hi my son is quite bright. i have always noticed though that sometimes he gets fairly simple spellings jumbled up (which is not in keeping with the quality of his work), in fact i keep telling him his mind works faster than his hands!
i got a call from his school psychologist today ( his english teacher had recommended some tests and he had agreed to take them) and they are recommending that he gets 25% extra time for essay subjects, if he wants it.
I am not sure what this would imply and the immediate questions are
a) is it unusual for this to be picked up at this stage, he's always been very able academically( amongst top five in year group of 100 children)?
b)if he does decide to avail this extra time will it affect university applications to top unis? he has been predicted a and a* in most subjects
I am very confused as i like any parent I want him to have the right guidance.
a mum needs help! Watch
- Thread Starter
- 04-04-2011 23:14
- 04-04-2011 23:20
I'm guessing he was diagnosed with dyslexia? Don't worry, it's very normal, and says nothing at all about his intelligence It's simply all about the way the mind works, rather than its ability.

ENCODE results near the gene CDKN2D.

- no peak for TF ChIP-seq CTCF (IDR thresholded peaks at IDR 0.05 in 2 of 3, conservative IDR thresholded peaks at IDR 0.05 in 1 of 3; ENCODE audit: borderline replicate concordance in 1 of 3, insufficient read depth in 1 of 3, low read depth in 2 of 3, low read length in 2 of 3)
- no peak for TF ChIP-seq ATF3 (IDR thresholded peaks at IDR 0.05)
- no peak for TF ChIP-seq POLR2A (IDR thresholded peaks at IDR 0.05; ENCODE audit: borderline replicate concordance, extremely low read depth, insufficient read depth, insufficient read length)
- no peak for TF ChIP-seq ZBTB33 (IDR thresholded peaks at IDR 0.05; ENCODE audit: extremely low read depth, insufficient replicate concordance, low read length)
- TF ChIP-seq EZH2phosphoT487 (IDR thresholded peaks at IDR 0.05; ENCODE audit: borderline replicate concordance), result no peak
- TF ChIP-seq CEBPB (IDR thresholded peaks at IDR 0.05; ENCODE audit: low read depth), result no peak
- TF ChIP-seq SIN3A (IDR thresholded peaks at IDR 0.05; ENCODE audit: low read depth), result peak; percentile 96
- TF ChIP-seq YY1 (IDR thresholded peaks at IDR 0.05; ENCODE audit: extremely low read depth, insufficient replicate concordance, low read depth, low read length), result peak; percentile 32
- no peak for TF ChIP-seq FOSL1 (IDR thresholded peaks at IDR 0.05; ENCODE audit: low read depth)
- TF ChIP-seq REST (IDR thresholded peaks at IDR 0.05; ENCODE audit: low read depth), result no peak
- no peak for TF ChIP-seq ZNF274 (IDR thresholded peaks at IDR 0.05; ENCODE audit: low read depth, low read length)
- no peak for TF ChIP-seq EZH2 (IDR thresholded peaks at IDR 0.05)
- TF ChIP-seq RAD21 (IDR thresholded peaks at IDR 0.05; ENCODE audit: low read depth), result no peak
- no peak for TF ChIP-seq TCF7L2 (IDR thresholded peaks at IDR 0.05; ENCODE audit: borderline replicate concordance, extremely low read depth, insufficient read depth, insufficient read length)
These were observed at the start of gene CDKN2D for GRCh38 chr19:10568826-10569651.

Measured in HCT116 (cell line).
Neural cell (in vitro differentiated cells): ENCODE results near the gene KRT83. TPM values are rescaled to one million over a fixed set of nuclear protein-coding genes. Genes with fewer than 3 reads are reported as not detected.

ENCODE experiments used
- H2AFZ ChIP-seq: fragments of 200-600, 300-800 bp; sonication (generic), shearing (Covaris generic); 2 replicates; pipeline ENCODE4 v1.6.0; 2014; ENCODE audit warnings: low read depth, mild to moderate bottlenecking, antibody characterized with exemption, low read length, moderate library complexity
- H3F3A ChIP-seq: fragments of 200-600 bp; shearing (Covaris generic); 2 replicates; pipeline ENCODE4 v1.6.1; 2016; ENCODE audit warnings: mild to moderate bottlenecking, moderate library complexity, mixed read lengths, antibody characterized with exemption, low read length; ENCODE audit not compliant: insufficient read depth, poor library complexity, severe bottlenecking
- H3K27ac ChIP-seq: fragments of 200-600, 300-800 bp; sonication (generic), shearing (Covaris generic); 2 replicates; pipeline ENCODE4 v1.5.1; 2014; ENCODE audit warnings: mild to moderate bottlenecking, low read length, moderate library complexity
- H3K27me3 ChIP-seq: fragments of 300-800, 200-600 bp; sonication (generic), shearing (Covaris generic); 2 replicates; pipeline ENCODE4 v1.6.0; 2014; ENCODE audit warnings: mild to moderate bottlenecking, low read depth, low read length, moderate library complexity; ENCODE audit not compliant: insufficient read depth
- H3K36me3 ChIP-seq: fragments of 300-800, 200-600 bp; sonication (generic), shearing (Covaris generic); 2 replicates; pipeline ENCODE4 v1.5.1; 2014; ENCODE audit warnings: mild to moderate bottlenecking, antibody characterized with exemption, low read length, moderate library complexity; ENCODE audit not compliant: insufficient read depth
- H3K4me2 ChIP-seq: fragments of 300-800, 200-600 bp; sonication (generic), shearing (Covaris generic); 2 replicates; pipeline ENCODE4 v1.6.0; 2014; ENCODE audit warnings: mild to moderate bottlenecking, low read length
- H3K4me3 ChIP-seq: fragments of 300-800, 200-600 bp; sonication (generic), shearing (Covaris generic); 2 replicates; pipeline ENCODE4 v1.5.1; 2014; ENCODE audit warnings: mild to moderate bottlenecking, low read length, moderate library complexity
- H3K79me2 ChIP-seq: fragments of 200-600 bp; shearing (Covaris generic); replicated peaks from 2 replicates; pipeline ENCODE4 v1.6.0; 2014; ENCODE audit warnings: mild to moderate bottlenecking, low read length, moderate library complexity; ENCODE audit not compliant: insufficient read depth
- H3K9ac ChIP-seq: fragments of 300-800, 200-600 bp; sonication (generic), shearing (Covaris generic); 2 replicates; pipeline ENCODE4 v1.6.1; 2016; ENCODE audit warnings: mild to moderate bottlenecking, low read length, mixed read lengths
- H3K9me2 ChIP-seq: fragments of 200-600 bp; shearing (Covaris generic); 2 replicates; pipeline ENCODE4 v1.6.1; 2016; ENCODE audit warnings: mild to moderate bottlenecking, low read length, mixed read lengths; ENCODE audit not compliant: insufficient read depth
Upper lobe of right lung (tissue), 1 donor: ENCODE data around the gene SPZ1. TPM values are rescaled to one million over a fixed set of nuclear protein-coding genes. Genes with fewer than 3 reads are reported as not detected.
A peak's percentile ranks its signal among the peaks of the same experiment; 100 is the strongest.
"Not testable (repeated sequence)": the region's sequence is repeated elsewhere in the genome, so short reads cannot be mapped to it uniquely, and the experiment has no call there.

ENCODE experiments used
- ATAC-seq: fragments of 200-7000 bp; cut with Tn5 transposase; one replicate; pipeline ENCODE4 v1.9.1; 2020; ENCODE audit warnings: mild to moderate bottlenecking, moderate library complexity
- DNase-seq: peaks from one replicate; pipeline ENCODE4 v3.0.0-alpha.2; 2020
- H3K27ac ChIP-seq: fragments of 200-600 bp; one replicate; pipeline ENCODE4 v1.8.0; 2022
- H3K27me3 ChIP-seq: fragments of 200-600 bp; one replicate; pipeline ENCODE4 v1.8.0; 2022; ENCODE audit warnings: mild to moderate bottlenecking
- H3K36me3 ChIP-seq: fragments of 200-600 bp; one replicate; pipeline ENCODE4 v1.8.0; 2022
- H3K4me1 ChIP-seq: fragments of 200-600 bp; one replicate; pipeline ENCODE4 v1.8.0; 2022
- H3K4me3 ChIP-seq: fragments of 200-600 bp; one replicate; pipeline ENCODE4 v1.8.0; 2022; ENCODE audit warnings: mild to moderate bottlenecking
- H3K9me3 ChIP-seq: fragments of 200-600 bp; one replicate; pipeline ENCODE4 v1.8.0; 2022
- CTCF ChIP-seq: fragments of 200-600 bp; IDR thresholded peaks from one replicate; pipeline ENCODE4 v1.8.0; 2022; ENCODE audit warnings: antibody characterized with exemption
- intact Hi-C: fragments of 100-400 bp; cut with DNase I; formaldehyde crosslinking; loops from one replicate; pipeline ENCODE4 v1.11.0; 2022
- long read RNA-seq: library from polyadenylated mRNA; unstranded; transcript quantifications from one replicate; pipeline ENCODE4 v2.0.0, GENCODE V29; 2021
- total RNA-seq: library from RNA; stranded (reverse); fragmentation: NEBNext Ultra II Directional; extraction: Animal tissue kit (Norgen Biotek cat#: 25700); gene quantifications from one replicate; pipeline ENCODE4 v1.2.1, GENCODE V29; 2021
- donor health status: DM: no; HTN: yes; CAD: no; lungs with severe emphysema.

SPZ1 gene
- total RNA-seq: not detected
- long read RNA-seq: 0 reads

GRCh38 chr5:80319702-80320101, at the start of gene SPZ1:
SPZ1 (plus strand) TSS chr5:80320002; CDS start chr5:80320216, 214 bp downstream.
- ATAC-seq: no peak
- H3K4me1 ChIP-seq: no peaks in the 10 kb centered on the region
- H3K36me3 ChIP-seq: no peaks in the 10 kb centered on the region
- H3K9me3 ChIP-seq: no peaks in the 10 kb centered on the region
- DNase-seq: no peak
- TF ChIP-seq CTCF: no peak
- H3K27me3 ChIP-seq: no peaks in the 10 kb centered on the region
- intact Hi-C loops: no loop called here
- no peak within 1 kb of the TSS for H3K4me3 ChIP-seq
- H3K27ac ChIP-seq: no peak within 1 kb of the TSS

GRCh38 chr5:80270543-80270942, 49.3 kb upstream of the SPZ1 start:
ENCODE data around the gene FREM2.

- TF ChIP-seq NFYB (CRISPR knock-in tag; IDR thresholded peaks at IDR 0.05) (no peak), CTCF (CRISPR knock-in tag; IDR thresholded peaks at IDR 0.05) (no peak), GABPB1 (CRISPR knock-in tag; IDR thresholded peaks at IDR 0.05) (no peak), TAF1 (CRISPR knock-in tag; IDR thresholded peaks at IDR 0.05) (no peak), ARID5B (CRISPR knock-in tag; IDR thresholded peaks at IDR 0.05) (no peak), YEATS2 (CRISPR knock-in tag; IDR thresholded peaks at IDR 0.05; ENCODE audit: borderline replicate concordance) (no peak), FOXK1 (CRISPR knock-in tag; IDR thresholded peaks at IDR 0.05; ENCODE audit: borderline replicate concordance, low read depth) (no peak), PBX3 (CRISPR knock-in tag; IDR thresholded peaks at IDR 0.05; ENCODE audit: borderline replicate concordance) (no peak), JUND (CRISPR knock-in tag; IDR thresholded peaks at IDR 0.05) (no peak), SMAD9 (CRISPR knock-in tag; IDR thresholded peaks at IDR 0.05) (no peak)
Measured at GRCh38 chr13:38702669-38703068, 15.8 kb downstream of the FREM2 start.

A) I'm not sure of his age(?), but it's normal for it to be spotted at any stage in a child's development.
B) It certainly will not. My own university for example is eager to offer any academic help whatsoever (I have a lecturer who is famous for positing that 50% of all Arts students are dyslexic! He tried to tell me that I was too ...). Diagnoses such as these are completely ignored when considering applications.Last edited by Craig_D; 04-04-2011 at 23:24.
- Thread Starter
- 04-04-2011 23:27
thanks for your and informative words.
he is 16. about to take his gcse
the psychologist did not use the word dyslexia whilst on the phone (but he was in the room while she was talking to me, he told me when he got home) he thinks he will find it useful in eng language paper does'nt want it for anything else and like all teenagers has disappeared in his room!i do'nt want to make a big issue by discussing too much as i feel that might be counter productive
- 04-04-2011 23:42
You're welcome That's interesting, I genuinely can't think of anything else it could be The jumbled-up words are an absolute textbook sign, and extra exam time is always the solution given. Your reservations are perfectly natural, I'm sure it's come as much a shock to him as to you, and - as all teenagers do - he'll come and see you when ready. Regarding help that you can give him, you sound like the perfect mother and I'm sure you're already doing everything necessary